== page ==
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Gender and Media Advocacy Training Workshop

3-5 December 2007, Nairobi, Kenya

 

Nairobi Declaration on Gender and Media Advocacy

 

Preamble

 

We the media practitioners, CBOs, NGOs, trainers and media monitors from Southern, Eastern, Central and Western African countries attending the Gender and Media Advocacy Training Workshop in Nairobi, Kenya from December 3rd to 5th, 2007, are concerned with the gender imbalances and portrayal within news media reporting in Africa.

 

Recognising that the 2005 Global Media Monitoring Project coordinated by the World Association for Christian Communication (WACC) in which 76 countries participated, reveals that only 21 percent of news sources, subjects and authors are women; yet women comprise 52 percent of the population. In Africa, only 17 percent of women are news sources. 

 

Noting that news media either exclude or objectify women which shows insensitivity and poor media ethics.

 

The current emphasis on Gender and Development (GAD) as an outcome of the Beijing Platform for Action (BPFA), brings to bear the need for media practitioners to recognise the agency and plight of women by promoting gender balance in all ramifications of the mass media, including structures, policies and contents. 

 

During the 4th UN World Conference on Women, 53 countries recognised that to achieve development, gender equality was crucial and media was integral to the process. It is critical for the media to have a gender balance in the coverage of news sources in recognition of the integral role of women and men in national development. 

Therefore, we call upon the media to exercise their responsibility to the public and apply the standards and practices of good governance and democracy in line with freedom of speech and expression. 

 

We see many opportunities to address the problem and contribute to more gender balanced media reporting in partnership with editors, regulatory institutions, journalistsí associations, government, communication and information officers, and civil society amongst others. We therefore propose as follows:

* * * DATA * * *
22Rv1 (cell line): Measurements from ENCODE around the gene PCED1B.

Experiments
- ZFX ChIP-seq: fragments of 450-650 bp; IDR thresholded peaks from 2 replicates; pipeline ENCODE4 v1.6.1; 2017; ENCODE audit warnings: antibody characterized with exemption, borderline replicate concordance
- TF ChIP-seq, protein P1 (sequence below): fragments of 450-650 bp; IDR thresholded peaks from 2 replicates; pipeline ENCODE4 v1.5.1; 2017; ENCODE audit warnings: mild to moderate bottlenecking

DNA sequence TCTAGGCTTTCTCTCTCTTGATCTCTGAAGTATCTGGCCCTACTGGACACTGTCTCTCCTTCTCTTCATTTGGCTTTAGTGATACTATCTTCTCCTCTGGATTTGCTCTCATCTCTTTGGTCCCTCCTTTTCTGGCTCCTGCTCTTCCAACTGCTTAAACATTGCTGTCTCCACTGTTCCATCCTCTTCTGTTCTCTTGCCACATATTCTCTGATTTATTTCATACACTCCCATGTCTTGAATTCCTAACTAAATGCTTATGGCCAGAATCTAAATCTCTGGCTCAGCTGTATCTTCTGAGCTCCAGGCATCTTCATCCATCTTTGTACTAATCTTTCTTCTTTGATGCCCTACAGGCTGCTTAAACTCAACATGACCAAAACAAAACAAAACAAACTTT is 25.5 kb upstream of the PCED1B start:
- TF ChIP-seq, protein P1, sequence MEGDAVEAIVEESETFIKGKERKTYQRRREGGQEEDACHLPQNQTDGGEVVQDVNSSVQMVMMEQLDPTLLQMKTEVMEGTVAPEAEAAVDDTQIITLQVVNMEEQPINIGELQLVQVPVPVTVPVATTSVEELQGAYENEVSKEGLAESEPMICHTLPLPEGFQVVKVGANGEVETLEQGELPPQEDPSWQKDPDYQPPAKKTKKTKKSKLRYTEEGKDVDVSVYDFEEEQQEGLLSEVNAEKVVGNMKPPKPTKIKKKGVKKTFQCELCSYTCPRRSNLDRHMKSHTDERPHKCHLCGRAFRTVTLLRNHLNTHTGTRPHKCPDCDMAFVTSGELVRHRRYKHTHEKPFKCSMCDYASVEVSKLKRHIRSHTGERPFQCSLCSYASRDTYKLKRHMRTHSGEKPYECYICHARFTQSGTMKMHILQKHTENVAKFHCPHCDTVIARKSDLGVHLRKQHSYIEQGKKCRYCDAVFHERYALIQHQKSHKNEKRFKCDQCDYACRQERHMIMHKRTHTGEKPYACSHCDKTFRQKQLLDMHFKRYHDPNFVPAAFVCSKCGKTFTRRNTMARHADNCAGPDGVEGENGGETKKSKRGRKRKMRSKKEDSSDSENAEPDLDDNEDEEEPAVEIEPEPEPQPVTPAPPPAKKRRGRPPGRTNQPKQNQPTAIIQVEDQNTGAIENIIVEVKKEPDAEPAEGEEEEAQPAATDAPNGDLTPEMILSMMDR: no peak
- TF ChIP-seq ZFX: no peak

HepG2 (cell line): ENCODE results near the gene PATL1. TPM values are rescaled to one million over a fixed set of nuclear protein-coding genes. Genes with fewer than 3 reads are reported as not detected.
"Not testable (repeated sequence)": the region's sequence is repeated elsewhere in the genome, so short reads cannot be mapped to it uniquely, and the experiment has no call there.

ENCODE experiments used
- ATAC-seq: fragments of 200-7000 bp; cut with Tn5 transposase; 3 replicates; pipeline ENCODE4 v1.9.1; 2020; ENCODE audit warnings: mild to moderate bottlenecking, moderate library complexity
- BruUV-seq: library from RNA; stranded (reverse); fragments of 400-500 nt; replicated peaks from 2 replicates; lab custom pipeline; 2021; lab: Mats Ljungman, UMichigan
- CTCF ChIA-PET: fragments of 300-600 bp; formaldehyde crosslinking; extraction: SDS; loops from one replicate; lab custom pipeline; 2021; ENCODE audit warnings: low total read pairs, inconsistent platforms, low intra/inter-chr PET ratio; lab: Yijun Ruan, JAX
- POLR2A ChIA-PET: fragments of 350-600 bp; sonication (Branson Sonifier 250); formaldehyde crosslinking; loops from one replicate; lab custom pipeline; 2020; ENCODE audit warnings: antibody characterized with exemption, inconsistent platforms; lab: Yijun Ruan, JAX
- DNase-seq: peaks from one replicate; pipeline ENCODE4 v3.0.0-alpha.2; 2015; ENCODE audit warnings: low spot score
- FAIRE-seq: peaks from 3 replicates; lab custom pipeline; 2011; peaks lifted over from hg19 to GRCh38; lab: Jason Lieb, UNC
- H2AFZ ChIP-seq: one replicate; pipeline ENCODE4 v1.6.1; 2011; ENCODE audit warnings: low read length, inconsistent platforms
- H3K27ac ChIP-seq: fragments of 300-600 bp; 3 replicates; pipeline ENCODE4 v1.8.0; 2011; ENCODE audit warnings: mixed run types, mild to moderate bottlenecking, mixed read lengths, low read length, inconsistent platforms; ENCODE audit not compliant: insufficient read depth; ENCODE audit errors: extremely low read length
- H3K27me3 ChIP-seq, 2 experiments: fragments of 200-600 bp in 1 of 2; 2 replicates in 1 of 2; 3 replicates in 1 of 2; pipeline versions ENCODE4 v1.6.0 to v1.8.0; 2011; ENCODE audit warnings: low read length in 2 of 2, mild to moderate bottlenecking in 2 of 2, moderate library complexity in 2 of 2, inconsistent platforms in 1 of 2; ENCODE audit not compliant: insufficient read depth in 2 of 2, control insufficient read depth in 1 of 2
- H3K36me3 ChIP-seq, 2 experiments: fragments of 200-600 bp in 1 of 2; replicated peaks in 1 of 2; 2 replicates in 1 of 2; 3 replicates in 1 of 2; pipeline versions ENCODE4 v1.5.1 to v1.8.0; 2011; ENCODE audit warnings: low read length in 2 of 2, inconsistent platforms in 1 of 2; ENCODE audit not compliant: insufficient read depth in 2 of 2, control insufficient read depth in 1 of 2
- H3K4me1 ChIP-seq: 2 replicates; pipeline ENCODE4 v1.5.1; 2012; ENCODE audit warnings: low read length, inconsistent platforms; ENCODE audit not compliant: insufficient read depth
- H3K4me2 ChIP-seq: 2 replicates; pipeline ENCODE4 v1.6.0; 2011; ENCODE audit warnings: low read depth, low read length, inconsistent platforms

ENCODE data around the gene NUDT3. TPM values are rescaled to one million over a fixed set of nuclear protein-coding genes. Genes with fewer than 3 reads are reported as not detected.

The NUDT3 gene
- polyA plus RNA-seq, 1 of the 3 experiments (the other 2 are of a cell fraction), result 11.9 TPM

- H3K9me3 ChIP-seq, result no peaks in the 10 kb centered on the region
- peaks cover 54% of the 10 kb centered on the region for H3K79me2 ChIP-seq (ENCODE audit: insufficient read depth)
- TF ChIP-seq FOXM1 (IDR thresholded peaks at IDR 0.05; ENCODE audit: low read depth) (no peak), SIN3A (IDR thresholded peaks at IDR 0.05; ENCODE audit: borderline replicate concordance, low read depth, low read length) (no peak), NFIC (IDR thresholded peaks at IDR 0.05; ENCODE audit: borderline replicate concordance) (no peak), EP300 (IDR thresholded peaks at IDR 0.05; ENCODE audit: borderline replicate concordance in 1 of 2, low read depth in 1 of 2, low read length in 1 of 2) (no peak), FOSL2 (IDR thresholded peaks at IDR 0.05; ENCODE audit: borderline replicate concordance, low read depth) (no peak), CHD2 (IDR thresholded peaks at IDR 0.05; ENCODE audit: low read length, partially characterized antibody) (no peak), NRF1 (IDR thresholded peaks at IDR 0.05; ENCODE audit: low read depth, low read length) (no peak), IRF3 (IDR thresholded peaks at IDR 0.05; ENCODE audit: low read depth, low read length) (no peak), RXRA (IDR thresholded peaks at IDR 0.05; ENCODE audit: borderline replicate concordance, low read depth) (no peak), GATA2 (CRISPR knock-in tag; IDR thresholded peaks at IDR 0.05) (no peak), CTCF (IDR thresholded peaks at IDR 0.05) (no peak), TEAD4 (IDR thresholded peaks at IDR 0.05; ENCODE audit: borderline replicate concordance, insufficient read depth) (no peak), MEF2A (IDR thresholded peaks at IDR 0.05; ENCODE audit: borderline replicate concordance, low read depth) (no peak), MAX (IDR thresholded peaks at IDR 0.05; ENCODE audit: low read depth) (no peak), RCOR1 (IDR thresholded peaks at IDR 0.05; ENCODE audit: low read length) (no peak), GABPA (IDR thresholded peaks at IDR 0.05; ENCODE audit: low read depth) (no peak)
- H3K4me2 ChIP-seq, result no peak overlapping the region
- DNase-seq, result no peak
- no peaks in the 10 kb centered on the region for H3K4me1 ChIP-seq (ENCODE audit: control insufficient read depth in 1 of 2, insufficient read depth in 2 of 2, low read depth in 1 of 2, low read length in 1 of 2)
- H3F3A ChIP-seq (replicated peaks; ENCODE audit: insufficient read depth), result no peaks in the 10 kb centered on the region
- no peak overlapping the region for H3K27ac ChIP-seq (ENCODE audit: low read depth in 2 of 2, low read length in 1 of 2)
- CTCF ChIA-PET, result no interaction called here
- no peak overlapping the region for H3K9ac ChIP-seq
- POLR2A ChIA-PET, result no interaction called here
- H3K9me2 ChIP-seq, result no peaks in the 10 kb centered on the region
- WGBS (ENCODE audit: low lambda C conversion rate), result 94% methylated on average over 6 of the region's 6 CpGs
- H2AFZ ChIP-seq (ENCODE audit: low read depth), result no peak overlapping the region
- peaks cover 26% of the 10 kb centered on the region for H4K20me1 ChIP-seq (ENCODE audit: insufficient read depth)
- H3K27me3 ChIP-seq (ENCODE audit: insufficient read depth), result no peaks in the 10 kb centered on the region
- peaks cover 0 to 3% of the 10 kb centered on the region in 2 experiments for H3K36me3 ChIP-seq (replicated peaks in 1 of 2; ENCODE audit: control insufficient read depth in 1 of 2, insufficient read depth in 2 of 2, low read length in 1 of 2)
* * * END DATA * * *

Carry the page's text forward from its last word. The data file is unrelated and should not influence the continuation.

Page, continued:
Actions

 

1.      Gender and media sensitisation

 

-         To sensitize the media on gender balanced reporting. This can be done by exposing practitioners and civil society to the GMMP 2005 findings; particularly on how best the media can respond to the critical observation that women still do not make news. To achieve this, we will engage the media in debates on the GMMP 2005 findings to address the issues raised in the report.

-         To expose media to existing gender instruments which would guide gender responsive coverage. 

-         To target both the mainstream and community media through meetings, workshops and informal sessions.

 

2.  Training of trainers

 

-         To organise a regional training of gender and media monitoring trainers workshop, covering sub-Saharan Africa.

-         To replicate the training of trainers nationally and facilitate expansion of GMMP 2010 into new countries.

-         To develop a training manual for gender and media monitoring.

 

3Regional Directory of Women Experts

 

-         To create a regional on-line and print version of the directory of women experts covering diverse thematic areas.

-         To partner with existing networks and contacts in the region to develop the directory.

-         To distribute the directory to media in order to increase the ratio of women as news sources.

 

4.  Media literacy training

 

-         To raise critical gender and media awareness with consumers and encourage their active engagement with media.

-         To create an interactive gender and media monitoring website for media users.

-         To promote the use of traditional forms of communication, radio and short text messages (sms) to enhance critical media literacy.

-         To establish annual gender media awards in recognition of best practices in this area.

 

5.  Gender sensitive media codes of conduct

 

-         To review existing media codes of ethics and communication policies in sub-Saharan Africa to establish whether or not they are gender sensitive.

-         To propose amendments of the codes to make them more gender responsive.

-         To advocate for the adoption, dissemination and enforcement of these codes.

 

3-5 December 2007, Nairobi, Kenya

                                                 





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